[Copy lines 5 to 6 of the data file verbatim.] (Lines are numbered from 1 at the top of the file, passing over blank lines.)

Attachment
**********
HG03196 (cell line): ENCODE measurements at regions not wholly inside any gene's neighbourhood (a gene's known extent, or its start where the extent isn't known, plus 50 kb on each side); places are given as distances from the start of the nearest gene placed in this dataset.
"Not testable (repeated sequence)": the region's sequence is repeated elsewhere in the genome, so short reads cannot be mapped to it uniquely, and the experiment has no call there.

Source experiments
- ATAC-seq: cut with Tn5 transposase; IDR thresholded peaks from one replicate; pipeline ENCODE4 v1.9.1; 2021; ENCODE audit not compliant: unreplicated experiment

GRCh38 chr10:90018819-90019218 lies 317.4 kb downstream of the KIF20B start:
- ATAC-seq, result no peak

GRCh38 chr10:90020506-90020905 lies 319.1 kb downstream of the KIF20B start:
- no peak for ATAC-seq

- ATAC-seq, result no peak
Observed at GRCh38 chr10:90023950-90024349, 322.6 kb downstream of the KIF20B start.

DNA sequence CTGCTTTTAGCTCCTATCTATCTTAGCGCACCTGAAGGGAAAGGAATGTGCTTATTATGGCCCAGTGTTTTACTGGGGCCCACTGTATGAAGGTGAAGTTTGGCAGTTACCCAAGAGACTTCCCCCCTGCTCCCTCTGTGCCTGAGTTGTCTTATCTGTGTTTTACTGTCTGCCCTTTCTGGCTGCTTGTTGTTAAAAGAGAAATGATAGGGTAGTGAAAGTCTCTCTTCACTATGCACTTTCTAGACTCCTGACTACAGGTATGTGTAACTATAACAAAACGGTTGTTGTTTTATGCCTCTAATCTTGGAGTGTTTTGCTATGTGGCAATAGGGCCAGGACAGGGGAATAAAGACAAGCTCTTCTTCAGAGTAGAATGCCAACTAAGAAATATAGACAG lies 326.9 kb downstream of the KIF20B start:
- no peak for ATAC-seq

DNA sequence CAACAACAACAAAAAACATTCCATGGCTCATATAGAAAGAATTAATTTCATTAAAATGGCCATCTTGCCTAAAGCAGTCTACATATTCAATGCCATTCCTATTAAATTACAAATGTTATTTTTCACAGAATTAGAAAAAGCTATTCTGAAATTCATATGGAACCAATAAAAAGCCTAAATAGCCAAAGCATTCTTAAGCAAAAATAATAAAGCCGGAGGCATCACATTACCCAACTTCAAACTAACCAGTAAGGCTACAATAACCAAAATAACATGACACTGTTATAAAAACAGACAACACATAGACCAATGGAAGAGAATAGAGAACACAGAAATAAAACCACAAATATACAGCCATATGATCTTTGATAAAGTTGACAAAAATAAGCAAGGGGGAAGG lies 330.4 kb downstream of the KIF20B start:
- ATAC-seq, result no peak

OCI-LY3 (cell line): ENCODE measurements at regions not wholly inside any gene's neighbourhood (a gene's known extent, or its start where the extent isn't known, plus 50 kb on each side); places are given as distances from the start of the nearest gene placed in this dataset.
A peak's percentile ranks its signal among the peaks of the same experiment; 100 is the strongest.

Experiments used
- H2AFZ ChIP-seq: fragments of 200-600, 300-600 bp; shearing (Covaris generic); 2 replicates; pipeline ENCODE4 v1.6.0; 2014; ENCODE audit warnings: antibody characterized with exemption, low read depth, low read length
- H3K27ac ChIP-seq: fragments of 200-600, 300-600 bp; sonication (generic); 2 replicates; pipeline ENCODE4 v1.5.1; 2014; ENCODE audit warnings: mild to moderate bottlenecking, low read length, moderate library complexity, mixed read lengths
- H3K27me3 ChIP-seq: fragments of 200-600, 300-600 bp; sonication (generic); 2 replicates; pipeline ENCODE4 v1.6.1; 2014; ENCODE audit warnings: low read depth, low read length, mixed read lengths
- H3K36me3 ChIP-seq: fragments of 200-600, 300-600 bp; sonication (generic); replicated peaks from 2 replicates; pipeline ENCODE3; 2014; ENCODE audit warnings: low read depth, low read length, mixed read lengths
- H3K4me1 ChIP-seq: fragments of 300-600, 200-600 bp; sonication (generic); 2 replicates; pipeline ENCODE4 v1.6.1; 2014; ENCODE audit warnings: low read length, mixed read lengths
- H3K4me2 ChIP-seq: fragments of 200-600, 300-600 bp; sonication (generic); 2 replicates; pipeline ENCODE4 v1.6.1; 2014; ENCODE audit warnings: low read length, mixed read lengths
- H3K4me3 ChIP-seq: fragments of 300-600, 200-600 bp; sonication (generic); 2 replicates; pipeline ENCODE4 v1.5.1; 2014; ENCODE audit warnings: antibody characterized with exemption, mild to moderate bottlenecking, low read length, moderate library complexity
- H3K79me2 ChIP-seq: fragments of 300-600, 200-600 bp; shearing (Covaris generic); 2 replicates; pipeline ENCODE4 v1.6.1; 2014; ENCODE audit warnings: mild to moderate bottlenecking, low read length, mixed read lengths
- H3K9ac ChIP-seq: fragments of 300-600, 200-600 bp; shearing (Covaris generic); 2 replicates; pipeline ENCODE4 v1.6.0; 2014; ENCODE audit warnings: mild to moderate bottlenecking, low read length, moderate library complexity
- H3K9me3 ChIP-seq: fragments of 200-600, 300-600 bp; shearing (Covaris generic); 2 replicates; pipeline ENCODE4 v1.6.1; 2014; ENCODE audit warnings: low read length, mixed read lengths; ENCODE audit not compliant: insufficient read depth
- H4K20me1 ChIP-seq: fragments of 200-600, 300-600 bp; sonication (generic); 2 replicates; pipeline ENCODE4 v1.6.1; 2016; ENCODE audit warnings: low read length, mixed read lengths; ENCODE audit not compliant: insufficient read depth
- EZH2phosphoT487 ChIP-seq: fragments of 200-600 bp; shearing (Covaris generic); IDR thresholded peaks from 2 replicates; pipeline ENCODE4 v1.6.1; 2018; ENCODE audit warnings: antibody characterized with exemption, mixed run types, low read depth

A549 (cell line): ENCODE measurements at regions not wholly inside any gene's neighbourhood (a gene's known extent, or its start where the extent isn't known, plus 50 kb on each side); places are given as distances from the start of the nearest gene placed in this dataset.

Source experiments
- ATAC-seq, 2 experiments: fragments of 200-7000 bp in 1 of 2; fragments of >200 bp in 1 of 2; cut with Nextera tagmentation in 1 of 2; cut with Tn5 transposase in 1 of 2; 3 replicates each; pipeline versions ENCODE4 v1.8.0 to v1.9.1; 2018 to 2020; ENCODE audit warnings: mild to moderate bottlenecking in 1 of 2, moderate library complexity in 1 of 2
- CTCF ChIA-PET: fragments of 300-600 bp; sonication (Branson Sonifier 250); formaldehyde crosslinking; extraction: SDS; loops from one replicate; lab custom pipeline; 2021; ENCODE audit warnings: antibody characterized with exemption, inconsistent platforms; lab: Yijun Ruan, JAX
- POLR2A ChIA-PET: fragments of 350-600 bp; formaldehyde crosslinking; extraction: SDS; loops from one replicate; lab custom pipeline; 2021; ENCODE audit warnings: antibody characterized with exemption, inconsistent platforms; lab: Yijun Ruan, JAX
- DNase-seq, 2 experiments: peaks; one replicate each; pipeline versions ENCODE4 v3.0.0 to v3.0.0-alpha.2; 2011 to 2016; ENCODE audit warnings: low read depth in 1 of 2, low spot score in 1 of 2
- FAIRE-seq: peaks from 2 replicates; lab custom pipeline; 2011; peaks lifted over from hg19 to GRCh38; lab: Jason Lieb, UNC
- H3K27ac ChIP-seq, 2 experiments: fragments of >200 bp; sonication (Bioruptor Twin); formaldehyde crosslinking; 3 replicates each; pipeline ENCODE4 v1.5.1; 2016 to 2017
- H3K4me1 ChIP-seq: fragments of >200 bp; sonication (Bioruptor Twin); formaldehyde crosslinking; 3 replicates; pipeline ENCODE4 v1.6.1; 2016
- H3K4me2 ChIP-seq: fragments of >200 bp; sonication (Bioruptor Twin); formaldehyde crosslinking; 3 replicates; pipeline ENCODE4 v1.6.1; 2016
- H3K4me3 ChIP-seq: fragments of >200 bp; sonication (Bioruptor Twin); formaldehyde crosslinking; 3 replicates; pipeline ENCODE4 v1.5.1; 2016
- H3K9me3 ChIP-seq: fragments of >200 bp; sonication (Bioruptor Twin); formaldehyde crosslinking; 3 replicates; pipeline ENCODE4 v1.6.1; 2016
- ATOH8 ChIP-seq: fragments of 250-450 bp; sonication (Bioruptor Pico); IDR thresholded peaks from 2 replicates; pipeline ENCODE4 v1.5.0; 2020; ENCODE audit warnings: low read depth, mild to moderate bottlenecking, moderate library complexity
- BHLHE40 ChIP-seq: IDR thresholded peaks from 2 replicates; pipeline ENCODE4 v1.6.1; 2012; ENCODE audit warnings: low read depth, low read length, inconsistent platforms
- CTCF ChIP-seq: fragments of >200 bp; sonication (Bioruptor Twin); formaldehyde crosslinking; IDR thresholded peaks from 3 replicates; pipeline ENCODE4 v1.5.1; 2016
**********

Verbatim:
GRCh38 chr10:90018819-90019218 lies 317.4 kb downstream of the KIF20B start:
- ATAC-seq, result no peak